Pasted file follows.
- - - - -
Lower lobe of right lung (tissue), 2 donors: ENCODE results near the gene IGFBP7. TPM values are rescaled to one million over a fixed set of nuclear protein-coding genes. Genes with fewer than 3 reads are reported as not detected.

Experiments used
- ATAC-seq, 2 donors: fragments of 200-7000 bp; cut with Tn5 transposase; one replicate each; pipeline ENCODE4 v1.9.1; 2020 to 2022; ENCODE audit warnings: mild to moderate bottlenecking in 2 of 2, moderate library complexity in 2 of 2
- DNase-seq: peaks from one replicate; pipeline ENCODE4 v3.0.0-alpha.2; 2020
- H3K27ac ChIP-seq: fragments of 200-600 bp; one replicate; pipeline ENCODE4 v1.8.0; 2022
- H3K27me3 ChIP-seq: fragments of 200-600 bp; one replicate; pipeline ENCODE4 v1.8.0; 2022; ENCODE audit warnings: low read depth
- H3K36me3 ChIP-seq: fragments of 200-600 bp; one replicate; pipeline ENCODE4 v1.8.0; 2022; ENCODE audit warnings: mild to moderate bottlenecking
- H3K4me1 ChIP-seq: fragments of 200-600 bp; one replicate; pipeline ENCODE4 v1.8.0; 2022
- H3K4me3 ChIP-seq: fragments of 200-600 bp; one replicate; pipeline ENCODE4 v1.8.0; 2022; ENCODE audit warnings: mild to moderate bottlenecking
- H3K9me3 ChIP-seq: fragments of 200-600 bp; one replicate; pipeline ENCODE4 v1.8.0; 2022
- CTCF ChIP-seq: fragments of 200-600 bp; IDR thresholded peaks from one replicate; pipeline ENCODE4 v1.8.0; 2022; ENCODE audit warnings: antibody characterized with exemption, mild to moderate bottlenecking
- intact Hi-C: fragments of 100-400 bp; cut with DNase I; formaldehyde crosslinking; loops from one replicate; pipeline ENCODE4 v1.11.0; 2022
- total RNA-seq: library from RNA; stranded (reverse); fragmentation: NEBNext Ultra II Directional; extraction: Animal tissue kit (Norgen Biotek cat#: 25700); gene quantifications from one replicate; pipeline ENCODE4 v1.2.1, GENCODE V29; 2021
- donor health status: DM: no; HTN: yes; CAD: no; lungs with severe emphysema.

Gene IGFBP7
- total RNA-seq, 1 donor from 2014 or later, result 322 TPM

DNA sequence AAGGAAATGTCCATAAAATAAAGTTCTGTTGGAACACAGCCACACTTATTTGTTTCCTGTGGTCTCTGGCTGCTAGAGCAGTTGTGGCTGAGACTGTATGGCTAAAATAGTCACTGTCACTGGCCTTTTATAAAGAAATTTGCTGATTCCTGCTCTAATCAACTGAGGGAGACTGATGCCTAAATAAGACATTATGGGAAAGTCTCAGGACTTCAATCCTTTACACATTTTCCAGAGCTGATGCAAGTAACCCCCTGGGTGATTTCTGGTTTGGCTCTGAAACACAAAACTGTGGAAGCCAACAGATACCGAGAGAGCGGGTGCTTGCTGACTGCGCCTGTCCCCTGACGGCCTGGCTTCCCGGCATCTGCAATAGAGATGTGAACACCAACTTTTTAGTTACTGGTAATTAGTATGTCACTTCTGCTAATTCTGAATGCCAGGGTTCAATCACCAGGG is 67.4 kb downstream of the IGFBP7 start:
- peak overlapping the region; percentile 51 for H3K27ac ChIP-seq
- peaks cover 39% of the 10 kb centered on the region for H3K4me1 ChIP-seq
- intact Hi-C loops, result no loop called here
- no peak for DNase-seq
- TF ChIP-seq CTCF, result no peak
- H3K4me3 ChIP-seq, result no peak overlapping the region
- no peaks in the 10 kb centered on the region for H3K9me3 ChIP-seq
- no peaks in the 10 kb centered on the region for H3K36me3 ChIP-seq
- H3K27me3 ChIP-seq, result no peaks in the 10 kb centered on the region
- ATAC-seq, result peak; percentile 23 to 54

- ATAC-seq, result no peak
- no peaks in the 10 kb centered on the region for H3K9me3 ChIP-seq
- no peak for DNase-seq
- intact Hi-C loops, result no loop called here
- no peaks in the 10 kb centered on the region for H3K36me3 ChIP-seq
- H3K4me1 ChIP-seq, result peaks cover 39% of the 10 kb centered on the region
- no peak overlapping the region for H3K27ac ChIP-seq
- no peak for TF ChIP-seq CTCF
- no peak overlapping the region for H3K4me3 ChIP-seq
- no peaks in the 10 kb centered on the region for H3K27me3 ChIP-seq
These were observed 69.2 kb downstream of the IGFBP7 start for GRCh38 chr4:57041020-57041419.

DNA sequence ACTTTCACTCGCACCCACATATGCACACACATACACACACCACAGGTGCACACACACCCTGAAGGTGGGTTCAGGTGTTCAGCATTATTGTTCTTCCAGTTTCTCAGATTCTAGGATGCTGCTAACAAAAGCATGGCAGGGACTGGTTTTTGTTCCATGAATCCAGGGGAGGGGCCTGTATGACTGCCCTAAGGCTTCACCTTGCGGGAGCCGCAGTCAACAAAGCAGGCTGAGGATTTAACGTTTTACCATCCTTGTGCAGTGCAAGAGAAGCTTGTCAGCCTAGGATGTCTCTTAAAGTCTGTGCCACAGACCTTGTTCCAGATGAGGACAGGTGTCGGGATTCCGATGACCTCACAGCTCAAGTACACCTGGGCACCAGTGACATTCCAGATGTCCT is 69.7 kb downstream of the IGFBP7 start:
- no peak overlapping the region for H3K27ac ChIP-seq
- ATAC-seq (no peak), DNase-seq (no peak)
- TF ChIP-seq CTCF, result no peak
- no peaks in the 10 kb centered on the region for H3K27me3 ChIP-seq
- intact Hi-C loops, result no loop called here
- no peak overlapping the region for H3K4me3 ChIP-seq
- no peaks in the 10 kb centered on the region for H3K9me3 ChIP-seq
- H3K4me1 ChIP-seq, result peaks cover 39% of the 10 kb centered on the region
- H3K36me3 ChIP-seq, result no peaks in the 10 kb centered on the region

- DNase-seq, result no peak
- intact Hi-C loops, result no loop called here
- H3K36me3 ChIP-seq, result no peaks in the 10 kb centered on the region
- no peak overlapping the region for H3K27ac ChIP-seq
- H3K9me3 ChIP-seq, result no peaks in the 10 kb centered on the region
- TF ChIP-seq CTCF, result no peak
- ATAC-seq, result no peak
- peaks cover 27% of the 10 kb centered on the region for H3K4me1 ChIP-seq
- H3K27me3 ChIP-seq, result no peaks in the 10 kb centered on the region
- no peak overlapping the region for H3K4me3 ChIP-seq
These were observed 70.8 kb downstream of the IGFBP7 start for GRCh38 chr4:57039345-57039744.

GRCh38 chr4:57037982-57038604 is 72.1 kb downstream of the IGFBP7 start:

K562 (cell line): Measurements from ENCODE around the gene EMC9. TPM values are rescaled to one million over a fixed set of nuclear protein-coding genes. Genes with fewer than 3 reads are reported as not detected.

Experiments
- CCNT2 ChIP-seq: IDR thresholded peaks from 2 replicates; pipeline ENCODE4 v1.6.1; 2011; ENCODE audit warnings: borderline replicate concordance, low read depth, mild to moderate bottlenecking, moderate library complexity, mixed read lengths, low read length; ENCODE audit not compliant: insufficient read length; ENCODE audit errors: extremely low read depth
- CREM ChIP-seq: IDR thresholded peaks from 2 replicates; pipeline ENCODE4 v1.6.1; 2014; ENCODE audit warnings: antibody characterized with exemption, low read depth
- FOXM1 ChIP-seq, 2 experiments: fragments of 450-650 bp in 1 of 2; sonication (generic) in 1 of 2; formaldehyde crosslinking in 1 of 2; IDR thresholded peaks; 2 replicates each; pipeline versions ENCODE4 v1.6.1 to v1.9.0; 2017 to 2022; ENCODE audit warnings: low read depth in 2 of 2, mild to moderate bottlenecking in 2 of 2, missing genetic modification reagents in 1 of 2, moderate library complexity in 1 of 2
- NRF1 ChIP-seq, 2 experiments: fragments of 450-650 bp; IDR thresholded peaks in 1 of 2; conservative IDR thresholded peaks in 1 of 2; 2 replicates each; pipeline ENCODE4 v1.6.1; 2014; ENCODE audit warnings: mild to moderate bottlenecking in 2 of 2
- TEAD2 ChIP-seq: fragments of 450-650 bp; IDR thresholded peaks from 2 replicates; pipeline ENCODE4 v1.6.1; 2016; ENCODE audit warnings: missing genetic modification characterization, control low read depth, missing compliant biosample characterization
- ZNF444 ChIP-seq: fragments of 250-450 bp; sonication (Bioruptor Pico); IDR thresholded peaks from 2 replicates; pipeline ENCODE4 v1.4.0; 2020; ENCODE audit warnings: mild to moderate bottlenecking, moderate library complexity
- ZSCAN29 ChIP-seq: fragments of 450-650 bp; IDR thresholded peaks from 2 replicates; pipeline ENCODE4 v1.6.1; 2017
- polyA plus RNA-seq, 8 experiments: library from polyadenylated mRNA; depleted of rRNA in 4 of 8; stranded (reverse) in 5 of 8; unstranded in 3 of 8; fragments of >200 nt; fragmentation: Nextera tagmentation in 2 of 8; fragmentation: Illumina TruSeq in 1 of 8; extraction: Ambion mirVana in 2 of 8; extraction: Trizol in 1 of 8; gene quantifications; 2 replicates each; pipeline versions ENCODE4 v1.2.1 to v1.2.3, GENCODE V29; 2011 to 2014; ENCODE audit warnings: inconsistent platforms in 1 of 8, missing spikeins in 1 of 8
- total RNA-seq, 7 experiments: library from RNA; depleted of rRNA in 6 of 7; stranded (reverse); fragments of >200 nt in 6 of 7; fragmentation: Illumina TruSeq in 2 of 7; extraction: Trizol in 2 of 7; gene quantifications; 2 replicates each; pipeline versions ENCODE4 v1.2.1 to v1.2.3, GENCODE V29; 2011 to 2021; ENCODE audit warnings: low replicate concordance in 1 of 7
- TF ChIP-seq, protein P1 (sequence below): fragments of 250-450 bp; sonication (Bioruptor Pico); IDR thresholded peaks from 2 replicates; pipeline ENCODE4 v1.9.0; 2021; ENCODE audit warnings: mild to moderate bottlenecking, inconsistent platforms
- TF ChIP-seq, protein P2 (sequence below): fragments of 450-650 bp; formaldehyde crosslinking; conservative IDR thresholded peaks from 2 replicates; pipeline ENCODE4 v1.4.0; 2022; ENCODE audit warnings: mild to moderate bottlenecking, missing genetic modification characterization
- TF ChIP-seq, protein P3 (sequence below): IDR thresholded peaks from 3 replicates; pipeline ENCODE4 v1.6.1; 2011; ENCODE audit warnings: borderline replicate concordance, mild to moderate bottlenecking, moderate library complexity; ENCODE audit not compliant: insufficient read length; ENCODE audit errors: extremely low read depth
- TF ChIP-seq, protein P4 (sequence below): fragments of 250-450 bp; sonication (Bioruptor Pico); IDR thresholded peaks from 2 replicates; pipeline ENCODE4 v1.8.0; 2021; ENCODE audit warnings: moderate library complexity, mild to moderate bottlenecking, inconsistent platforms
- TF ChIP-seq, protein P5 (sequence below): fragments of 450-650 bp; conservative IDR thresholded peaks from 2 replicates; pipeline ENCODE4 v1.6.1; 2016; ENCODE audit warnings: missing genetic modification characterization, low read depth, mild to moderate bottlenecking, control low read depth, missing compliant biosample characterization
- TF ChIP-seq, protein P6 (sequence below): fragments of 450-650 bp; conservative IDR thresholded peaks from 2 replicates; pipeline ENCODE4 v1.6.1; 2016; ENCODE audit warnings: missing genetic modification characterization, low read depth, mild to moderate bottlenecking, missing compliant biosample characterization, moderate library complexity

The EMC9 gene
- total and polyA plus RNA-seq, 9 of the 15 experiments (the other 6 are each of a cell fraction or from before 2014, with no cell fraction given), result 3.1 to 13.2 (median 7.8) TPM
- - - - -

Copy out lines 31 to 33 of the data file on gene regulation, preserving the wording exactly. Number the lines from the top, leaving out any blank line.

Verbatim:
- intact Hi-C loops, result no loop called here
- no peaks in the 10 kb centered on the region for H3K36me3 ChIP-seq
- H3K4me1 ChIP-seq, result peaks cover 39% of the 10 kb centered on the region